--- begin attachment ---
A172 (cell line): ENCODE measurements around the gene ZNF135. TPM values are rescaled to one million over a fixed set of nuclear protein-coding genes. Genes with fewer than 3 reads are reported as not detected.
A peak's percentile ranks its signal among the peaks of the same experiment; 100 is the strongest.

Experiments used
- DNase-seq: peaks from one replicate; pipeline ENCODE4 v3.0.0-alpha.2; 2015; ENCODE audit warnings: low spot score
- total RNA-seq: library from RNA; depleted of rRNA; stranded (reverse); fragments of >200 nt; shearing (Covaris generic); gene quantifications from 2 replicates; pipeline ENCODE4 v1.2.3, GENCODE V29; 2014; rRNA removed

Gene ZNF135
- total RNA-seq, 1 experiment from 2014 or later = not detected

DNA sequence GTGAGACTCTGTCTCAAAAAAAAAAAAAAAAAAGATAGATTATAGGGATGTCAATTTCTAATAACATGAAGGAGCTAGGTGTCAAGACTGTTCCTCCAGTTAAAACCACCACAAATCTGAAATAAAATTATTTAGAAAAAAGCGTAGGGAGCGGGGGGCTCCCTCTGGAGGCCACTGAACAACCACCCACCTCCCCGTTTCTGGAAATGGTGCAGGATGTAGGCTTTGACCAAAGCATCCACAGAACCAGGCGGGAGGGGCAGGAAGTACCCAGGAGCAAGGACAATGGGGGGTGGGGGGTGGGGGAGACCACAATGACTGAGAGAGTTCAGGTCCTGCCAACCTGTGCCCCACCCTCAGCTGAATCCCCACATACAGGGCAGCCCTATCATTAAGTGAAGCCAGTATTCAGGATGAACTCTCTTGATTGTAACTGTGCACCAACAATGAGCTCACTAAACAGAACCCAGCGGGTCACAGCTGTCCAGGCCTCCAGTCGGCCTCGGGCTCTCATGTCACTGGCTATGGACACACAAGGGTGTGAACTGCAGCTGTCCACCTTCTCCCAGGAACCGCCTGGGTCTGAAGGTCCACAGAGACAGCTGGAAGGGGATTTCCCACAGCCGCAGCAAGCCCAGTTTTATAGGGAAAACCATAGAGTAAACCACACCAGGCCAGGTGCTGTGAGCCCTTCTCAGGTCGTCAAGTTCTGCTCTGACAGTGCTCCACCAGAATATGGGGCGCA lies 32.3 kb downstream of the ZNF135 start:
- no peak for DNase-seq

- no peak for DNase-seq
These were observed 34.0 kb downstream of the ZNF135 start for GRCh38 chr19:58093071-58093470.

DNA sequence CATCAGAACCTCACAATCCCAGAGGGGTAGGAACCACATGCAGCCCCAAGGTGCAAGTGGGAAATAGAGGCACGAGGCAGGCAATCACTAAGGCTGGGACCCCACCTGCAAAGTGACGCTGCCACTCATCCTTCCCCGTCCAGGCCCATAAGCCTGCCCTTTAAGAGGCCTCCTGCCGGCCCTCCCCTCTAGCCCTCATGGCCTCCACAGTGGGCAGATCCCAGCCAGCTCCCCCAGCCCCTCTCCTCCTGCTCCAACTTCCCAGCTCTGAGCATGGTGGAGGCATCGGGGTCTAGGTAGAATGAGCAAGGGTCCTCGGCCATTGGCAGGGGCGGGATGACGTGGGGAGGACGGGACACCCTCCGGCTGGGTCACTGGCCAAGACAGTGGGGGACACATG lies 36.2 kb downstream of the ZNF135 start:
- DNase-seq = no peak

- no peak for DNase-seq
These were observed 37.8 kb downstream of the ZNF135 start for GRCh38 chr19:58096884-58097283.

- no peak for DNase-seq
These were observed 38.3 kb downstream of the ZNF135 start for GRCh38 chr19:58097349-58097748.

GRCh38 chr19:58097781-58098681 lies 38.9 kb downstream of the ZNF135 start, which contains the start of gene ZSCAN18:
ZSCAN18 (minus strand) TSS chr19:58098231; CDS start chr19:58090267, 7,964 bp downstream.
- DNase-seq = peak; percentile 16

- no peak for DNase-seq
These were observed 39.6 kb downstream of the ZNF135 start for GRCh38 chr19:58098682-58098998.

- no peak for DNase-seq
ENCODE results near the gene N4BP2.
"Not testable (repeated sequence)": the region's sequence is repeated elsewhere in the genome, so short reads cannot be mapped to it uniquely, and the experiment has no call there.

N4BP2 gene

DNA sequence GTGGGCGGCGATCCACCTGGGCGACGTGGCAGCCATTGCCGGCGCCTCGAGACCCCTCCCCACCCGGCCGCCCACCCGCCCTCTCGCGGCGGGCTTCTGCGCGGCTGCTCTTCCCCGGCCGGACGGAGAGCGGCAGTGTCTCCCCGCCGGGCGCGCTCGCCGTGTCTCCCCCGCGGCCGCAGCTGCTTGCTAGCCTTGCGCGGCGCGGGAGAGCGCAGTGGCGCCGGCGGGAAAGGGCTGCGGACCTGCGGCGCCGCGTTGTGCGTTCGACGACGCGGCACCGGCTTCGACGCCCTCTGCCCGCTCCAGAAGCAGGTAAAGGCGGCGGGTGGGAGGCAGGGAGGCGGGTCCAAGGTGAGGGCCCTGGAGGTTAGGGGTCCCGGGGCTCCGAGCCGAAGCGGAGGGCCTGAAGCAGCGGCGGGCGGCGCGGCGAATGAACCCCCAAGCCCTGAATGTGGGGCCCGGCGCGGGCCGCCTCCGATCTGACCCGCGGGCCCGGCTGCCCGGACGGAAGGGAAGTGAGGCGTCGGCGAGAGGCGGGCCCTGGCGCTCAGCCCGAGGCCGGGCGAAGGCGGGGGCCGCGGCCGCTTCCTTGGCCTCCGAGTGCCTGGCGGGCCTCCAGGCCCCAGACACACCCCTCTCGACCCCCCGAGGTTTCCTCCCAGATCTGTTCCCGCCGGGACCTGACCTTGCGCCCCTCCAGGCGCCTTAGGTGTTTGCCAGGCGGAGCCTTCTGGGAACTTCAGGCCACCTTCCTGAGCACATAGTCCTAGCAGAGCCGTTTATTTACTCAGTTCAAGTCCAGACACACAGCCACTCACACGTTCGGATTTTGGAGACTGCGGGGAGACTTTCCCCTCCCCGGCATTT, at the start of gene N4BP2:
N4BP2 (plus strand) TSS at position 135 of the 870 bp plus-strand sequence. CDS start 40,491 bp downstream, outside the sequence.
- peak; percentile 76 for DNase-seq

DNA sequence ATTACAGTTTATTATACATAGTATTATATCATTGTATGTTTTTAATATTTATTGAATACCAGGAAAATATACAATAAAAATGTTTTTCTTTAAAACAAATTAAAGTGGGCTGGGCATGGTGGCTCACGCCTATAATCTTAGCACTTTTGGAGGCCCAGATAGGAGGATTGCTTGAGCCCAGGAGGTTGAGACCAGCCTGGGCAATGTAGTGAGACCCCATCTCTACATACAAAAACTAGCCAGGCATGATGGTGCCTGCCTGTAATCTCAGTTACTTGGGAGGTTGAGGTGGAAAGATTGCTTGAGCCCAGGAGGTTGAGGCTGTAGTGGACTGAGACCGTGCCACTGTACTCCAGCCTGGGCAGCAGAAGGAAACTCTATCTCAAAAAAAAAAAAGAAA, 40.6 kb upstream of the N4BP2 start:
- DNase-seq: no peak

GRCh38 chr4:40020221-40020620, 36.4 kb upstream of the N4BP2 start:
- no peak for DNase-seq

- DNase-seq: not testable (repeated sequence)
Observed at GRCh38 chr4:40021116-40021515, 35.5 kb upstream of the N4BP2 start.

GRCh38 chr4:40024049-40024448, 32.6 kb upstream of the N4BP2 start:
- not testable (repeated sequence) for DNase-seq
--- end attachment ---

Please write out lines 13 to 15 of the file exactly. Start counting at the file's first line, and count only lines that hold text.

- DNase-seq = no peak

- no peak for DNase-seq
These were observed 37.8 kb downstream of the ZNF135 start for GRCh38 chr19:58096884-58097283.